Death of Northern white rhino leaves only four individuals alive
Only four Northern white rhinos remain on earth after a 31-year-old female named Nabiré died at Dvůr Králové Zoo in the Czech Republic on Monday 27 July, zookeepers said.
According to the zoo, Nabiré died from from complications arising from a ruptured pathological cyst, which was untreatable.
“Her death is a symbol of the catastrophic decline of rhinos due to a senseless human greed. Her species is on the very brink of extinction,” said zoo director Premysl Rabas.
Nabiré was born on November 15, 1983 at the Dvůr Králové Zoo as one of the only four northern white rhinos ever bred in captivity. She spent all her life in Dvůr Králové.
Nabiré was plagued with reproductive cysts and could not conceive naturally during her life. However scientists had long hoped to harvest eggs from her healthy left ovary to use for in vitro fertilization (IVF). One attempt was made to do this while Nabire was still alive. After her death the ovary was removed and taken to a specialised lab in Italy.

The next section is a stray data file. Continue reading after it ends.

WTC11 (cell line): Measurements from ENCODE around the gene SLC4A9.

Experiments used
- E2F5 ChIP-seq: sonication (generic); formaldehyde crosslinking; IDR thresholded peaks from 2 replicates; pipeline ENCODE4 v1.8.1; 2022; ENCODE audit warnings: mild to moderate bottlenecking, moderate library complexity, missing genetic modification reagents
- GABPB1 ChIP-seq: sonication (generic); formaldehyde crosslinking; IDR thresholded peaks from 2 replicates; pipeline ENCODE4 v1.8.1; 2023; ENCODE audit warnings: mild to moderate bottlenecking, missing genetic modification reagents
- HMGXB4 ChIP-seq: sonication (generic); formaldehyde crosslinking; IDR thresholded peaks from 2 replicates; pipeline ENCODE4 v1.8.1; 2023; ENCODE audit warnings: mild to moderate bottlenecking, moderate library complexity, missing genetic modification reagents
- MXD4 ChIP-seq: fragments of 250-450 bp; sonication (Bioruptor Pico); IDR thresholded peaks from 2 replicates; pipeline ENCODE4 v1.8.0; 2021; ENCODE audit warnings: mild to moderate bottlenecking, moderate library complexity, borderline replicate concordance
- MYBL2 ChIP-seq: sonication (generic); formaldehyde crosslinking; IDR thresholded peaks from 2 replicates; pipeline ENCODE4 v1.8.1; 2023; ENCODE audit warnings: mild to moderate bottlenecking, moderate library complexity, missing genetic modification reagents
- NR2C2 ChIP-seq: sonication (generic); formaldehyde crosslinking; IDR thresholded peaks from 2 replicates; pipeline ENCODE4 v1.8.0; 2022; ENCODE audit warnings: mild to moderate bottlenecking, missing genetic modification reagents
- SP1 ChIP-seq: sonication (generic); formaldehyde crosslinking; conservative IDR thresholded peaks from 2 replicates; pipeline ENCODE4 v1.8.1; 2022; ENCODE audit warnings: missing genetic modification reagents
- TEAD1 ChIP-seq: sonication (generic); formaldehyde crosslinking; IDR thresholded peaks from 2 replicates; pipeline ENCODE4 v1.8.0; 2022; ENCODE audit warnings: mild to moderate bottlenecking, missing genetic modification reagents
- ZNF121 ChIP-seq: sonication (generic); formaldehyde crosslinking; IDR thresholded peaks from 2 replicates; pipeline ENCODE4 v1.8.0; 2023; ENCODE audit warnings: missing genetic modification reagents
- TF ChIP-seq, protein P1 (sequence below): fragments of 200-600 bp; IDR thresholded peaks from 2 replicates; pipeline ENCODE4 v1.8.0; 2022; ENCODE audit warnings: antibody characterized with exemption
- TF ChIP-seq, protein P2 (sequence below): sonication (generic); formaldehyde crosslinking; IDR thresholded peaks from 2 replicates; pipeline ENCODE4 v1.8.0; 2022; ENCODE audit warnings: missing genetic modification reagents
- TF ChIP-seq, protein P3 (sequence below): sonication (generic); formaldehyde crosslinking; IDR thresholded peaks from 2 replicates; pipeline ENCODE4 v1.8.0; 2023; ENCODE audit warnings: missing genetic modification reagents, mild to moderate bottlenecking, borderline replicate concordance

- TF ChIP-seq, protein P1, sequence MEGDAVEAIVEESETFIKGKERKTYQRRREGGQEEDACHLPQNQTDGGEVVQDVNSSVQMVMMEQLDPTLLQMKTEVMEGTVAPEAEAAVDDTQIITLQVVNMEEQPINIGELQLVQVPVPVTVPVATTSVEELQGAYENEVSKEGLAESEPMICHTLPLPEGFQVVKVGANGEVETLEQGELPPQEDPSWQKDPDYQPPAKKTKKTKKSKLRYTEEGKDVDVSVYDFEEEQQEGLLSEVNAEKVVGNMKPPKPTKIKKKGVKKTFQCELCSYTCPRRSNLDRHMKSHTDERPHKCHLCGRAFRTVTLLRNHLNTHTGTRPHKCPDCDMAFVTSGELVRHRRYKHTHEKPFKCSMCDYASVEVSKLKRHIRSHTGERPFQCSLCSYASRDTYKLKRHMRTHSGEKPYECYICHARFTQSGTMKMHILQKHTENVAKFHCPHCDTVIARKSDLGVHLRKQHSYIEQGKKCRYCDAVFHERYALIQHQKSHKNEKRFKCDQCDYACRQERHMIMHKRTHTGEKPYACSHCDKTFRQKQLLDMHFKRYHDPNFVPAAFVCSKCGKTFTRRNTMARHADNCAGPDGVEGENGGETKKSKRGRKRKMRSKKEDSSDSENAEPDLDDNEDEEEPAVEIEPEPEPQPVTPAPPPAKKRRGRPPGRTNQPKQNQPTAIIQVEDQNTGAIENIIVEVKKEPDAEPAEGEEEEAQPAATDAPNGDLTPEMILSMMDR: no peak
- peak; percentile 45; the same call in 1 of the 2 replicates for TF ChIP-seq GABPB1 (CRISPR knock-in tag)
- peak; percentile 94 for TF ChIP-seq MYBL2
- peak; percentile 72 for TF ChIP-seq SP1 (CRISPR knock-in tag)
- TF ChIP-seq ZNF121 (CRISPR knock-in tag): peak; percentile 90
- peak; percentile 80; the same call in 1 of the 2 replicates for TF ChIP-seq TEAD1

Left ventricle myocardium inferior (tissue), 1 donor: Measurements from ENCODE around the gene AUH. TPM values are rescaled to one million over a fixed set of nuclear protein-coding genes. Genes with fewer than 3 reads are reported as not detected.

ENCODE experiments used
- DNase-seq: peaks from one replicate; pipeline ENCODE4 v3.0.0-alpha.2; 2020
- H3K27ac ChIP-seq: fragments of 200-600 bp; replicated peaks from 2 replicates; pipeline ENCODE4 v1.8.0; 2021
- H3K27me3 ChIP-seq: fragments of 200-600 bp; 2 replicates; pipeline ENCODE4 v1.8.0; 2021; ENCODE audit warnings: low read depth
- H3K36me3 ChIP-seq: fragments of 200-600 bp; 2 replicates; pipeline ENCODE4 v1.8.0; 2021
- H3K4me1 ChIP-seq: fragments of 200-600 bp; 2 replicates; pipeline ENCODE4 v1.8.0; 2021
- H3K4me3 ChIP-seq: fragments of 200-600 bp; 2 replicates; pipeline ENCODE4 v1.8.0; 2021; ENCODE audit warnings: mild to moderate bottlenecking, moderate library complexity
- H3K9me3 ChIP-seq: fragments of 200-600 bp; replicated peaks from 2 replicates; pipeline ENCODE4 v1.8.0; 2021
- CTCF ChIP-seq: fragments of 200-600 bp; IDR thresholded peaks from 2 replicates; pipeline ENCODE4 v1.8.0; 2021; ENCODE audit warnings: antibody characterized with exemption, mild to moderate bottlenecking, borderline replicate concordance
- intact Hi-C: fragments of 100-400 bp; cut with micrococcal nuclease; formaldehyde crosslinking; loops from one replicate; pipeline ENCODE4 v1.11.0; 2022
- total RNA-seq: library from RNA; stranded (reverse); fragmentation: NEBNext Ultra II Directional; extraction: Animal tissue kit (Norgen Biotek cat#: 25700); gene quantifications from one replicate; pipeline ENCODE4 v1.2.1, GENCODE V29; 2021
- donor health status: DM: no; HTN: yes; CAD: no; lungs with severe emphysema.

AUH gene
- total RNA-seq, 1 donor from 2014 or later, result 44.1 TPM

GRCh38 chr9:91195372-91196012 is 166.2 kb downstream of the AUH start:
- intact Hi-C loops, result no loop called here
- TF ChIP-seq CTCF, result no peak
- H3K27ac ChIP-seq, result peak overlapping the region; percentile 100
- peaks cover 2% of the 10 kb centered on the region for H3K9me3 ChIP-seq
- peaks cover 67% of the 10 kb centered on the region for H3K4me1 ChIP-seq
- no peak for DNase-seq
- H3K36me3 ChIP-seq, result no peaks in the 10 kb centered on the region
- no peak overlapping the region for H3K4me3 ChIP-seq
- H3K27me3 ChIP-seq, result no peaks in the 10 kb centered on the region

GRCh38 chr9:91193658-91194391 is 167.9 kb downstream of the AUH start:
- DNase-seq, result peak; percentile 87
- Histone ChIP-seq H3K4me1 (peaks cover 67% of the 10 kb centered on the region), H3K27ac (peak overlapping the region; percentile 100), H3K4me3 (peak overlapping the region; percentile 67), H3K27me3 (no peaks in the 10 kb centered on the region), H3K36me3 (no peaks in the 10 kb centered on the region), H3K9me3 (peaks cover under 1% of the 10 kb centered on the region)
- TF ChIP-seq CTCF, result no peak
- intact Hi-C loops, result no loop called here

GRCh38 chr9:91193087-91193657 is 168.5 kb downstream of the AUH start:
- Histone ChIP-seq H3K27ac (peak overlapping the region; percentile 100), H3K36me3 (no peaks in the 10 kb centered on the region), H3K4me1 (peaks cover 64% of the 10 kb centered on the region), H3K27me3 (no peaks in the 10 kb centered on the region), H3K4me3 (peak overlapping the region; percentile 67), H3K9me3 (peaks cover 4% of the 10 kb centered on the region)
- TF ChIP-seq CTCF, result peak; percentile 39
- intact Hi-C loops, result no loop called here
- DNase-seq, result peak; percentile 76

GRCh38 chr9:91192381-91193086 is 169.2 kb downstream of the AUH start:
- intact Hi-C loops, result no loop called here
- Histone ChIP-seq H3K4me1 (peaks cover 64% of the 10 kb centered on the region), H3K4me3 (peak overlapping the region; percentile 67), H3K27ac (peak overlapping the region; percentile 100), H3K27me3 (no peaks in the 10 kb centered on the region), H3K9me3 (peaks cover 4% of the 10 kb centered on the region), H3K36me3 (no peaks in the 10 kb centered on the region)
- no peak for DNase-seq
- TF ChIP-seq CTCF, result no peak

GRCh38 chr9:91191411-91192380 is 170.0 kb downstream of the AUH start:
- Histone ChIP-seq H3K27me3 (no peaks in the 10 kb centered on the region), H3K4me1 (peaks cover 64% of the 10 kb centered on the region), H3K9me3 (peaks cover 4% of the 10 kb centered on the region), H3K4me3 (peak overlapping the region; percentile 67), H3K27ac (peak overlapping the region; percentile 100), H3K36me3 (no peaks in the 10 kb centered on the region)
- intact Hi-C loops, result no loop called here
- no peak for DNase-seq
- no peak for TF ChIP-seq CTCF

Dvůr Králové Zoo has been heavily involved in conservation efforts of the last remaining Northern white rhinos (NWRs). An initial group of NWRs was brought to Dvůr Králové Zoo in 1975 from southern parts of Sudan. The group consisted of two males and four females. Two individuals of the founding group are still alive – a male Sudan lives in Ol Pejeta in Kenya and a female Nola is located in San Diego.
In addition to these, there are two more NWR females - Nájin and Fatu, both of them born at the zoo at Dvůr Králové. Together with Sudan, they were translocated to Kenya in 2009.
Read more about the plight of the Northern white rhinos
Sources and further reading
Dvůr Králové Zoo - Female Nabire, one of the last northern white rhinos, died
Photo credit: Mark Carwardine